After three draws in the first rounds, another challenge was awaiting me during the first rest day. Indeed, after farm work last year (in french), the Norwegian organizers, who undoubtedly don’t lack imagination, had planned a cooking challenge, worked up with the Clarion Hotel crew !
Spread over five teams of two, we players had to cook a specific recipe. I thought I got a good draw with Levon Aronian who, like me, has a bit of a cooking experience. But in the end, we messed it up, and it didn’t work as it should have. As I wrote on social networks, I would have done better alone in my kitchen !
Anyway, it was rather fun, the more so as half the players (won’t name them…) were probably for the first time in their life behind the stoves !
Round 4: Karjakin-Mvl
The next day, I was again in some sort of kitchen, but on the board… Facing me was Karjakin, who challenged one of the Grunfeld variations I had analyzed in detail some six or seven years ago. In the first instance, I reacted correctly, and I remembered what was to be done. Unfortunately, I got carried away with the exchange sacrifice 24…f4?!, very tempting from a practical point of view, but probably slightly inaccurate.
Karjakin didn’t miss taking advantage of the breach, and I couldn’t do much afterwards.
Round 5: Mvl-Aronian
I tried 1.d4, but I’ve got to apologize to my helpers for not being able to remember the details of the prep’.
After 13…Bxc3! 14.bxc3 Qa5, I land with a misplaced Bishop on b2, and I’m the one who has to fight for equality. Which I did quite adequately, but it was surely not my initial intention !
Round 6: Nakamura-Mvl
Hikaru decided to take over the idea Nc3/Qxd4 followed by b3/Bb2 against the Sicilian, which gave Carlsen a win over Wojtaszek a few weeks ago in Shamkir (Azerbaijan). I thought I could clarify the position with my move 10…e5, but the reality is that I’m slightly worse in the ensuing ending. My life could have been more complicated if, instead of the bad 21.h3?, he had chosen the variation 21.f4 Bg4 22.fxe5 dxe5 23.h3 Rxd3 24.hxg4 Rxd1+ 25.Rxd1 Nc6 26.Rd7 Bb6 27.Rxb7, even if I would have kept good drawing chances after 27…Rd8!. Maybe I could have been greedier afterwards, with a more concrete approach, in order to try getting the advantage. The game finally concluded in a fortress position, erected by both camps !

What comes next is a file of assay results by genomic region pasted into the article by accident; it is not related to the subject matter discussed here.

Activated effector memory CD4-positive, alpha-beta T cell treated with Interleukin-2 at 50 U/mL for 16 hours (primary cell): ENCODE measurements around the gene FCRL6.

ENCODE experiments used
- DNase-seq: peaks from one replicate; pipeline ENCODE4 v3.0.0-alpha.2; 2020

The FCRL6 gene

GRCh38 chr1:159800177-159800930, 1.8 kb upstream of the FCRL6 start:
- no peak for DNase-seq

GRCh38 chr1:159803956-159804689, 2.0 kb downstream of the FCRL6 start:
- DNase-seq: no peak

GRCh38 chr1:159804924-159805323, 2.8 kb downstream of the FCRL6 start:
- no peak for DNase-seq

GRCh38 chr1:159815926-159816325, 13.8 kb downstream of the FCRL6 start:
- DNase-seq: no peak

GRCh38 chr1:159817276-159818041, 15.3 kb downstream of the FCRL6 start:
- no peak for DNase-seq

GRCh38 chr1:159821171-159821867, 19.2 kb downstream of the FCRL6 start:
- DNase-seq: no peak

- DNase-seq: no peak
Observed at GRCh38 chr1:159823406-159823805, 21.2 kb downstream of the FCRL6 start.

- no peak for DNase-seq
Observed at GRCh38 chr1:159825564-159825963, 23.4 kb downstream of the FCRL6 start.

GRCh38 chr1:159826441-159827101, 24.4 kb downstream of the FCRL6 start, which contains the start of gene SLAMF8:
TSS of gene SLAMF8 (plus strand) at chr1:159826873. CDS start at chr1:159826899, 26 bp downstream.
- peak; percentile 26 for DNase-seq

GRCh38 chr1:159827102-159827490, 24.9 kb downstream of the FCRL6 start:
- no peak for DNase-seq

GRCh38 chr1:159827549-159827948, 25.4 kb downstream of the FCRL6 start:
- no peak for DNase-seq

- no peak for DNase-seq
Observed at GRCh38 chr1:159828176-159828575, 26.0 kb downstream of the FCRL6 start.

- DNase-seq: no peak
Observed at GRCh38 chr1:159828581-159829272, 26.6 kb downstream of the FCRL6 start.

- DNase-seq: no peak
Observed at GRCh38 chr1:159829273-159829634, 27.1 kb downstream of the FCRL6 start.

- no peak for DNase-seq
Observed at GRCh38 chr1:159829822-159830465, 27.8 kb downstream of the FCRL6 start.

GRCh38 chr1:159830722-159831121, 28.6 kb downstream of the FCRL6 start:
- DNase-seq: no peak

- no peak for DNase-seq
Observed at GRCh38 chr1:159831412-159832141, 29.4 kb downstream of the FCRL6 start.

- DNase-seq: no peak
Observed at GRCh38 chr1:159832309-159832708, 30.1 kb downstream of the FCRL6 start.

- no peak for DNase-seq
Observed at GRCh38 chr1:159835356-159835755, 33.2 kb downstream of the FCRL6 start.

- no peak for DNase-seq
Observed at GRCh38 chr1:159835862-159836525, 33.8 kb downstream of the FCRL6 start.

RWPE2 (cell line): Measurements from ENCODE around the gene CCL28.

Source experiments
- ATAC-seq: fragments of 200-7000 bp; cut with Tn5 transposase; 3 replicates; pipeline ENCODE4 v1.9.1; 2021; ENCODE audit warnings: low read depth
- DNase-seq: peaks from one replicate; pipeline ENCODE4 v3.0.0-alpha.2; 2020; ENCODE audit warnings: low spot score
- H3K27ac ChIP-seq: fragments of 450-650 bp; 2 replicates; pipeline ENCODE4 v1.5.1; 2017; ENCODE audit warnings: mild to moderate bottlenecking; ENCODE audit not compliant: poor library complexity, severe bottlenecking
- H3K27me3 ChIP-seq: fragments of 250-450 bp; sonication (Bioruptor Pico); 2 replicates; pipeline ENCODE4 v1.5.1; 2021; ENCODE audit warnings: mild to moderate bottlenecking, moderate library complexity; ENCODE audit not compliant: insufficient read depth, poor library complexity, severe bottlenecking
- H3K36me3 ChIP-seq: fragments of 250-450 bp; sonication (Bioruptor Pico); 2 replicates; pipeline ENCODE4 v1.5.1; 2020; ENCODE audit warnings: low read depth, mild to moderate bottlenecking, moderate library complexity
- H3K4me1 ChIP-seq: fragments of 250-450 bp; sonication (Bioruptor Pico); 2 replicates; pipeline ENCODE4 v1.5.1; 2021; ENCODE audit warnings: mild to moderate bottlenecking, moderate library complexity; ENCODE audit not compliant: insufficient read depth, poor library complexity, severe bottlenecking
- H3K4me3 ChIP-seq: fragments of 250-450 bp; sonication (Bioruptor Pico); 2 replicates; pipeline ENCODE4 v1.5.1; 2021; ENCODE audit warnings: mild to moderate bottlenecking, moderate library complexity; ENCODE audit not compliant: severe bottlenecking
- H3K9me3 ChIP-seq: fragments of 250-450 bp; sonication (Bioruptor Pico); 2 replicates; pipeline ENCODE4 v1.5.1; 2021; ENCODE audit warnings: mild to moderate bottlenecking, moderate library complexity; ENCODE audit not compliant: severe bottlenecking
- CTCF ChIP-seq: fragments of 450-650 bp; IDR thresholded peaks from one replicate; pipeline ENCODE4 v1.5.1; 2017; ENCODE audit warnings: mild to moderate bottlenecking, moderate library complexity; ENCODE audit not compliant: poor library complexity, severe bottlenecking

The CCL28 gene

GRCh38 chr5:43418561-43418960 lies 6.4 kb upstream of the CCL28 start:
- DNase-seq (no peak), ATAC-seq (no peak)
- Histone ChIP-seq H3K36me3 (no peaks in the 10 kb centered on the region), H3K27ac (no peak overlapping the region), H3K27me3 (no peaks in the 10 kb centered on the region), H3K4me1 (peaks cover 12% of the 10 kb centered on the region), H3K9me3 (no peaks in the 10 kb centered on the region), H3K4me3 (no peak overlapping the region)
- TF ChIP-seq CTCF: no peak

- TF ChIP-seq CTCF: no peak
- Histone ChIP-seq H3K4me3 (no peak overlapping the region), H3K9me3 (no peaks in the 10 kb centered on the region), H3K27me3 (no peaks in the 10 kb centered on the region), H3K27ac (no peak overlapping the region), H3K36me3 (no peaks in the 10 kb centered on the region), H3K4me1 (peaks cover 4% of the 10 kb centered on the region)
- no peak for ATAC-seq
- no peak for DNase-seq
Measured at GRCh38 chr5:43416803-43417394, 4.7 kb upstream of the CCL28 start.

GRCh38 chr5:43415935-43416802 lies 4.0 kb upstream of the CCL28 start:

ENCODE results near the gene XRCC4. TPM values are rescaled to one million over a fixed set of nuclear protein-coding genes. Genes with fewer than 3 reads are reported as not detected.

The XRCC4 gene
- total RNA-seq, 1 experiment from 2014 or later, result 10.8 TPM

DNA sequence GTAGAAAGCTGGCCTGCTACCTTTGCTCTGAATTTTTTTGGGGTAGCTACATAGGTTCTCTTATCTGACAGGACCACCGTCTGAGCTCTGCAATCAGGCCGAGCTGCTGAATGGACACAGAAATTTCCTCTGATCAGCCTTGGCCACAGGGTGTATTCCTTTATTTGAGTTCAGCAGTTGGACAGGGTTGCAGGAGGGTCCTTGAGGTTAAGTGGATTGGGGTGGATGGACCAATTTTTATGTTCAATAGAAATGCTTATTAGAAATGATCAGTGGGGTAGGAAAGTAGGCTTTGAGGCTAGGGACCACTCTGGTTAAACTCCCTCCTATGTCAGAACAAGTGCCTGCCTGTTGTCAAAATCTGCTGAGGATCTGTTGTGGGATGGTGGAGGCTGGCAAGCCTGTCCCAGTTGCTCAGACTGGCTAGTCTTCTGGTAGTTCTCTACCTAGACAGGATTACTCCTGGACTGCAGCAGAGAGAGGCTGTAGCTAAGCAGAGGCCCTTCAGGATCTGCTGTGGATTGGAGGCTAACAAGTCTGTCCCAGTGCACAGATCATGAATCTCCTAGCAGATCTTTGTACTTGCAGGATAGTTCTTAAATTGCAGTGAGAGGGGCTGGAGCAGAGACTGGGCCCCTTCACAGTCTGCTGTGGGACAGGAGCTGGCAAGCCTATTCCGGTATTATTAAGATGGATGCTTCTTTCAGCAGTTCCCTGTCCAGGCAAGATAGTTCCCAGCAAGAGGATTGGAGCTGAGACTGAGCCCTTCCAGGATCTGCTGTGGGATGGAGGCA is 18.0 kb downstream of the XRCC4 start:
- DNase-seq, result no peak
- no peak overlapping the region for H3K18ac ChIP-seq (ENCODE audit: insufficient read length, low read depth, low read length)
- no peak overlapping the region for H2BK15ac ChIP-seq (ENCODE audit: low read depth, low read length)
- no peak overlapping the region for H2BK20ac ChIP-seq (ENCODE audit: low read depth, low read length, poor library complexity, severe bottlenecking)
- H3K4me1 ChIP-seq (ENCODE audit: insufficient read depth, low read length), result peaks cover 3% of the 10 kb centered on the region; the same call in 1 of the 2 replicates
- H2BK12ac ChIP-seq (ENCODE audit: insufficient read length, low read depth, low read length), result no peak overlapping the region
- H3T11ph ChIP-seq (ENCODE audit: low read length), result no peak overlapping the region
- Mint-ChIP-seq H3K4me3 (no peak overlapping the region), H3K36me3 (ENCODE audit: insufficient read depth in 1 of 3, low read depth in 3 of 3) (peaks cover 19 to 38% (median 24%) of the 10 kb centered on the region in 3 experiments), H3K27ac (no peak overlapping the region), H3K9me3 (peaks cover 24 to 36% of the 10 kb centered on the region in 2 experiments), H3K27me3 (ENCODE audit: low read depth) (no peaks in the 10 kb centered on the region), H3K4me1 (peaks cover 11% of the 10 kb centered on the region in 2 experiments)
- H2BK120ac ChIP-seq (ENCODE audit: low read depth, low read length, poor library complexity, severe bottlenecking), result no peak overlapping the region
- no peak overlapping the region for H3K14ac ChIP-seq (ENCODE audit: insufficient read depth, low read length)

Ronde 7 : Mvl-Anand
Round 7 : Mvl-Anand
It is no mystery that I was surprised by his choice of the Open Spanish. But I had good recollections of my old analysis in this opening, and I even had two lines to choose from. I opted for the c3/Nbd2/Re1 arrangement, and I thought I was taking a slight edge. Therefore I became a bit too optimistic about my chances, and I didn’t anticipate properly his 21…f5! counterplay. My position went downhill after his nice exchange sacrifice 24…c5!. Even so, I could still have earned a draw, had I found 29.a3!, instead of the terrible 29.Rxb4?. It leads to a drawn Rook endgame after 29.a3! Nc5 (29…dxe3? 30.axb4 exf2+ [30…e2 31.Re3 Nd4 32.bxa5! +-] 31.Kf1 a4 32.Re3 with a clear white advantage) 30.Rxb4 axb4 31.Bxd4 Nb3 32.Rd1 Nxd4 33.Rxd4 bxa3 34.bxa3.